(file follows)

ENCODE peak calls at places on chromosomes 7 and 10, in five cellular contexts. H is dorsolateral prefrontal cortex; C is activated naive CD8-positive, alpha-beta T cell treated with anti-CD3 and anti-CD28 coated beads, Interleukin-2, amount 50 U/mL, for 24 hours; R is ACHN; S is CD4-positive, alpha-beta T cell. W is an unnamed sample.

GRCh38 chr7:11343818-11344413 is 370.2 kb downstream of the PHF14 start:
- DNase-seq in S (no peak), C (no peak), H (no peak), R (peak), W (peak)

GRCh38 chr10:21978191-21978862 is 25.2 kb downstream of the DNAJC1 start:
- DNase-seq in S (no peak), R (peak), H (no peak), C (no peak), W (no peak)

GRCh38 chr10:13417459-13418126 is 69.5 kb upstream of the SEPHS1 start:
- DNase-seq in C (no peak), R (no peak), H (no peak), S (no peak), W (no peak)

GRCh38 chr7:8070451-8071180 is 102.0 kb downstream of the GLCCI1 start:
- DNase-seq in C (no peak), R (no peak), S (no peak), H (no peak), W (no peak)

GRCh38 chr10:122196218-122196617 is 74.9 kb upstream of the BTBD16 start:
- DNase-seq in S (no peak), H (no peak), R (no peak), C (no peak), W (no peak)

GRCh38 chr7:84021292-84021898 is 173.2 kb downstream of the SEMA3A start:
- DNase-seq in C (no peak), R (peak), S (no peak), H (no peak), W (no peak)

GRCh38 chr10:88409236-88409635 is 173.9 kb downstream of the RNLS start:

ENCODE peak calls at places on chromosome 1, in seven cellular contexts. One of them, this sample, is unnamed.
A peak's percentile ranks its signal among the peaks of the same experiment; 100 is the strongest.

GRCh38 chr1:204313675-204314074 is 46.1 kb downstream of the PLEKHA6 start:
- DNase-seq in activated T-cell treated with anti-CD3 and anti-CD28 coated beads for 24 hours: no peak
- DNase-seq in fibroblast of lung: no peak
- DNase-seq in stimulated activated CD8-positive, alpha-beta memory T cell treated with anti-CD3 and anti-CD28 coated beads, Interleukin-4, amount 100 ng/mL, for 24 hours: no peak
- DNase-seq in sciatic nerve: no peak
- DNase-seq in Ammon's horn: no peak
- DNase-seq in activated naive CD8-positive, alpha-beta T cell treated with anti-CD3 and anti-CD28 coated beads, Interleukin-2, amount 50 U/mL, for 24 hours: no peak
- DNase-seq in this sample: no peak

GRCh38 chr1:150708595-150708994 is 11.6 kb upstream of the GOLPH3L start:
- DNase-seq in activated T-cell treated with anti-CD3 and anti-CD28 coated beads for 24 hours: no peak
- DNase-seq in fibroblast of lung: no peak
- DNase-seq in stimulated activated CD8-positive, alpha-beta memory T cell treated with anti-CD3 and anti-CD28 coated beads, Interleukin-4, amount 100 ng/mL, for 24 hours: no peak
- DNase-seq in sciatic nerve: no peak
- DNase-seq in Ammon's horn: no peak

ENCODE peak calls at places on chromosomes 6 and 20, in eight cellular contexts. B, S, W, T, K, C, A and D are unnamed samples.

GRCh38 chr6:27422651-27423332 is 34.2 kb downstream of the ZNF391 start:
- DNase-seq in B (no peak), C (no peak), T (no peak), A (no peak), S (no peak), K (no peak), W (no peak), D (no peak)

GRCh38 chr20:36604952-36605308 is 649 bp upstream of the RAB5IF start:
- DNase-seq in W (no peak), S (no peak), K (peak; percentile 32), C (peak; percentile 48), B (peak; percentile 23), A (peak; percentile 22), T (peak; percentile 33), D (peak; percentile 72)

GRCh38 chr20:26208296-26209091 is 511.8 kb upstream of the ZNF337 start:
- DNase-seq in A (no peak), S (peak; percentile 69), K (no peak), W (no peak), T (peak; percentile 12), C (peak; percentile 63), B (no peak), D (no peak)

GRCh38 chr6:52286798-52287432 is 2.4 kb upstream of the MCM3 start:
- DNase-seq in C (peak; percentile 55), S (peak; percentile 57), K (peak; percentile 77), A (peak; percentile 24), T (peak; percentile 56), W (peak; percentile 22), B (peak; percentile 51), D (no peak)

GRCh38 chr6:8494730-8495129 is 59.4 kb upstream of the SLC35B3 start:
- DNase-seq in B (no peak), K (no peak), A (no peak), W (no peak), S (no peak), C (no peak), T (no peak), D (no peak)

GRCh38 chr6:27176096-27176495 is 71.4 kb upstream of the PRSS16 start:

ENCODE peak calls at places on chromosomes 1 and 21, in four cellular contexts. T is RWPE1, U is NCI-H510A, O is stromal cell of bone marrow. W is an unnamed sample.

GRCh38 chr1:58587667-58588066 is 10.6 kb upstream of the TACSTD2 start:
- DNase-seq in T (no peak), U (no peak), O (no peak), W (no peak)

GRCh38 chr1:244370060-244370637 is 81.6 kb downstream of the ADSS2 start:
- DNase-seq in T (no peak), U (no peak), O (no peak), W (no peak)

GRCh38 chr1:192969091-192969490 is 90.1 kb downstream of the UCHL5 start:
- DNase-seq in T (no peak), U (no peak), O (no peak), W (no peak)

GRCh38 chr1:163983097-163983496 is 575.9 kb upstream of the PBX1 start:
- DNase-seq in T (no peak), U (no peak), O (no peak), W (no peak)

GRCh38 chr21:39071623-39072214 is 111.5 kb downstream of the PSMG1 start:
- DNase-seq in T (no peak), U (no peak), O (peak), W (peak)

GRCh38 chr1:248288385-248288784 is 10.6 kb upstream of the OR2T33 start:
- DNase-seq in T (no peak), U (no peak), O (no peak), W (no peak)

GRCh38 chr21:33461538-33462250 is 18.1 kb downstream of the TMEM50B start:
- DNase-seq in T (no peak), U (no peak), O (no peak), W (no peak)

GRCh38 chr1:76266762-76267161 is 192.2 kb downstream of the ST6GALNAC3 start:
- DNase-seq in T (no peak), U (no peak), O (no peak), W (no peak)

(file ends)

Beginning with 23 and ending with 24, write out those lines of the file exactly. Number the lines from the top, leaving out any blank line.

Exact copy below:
- DNase-seq in activated naive CD8-positive, alpha-beta T cell treated with anti-CD3 and anti-CD28 coated beads, Interleukin-2, amount 50 U/mL, for 24 hours: no peak
- DNase-seq in this sample: no peak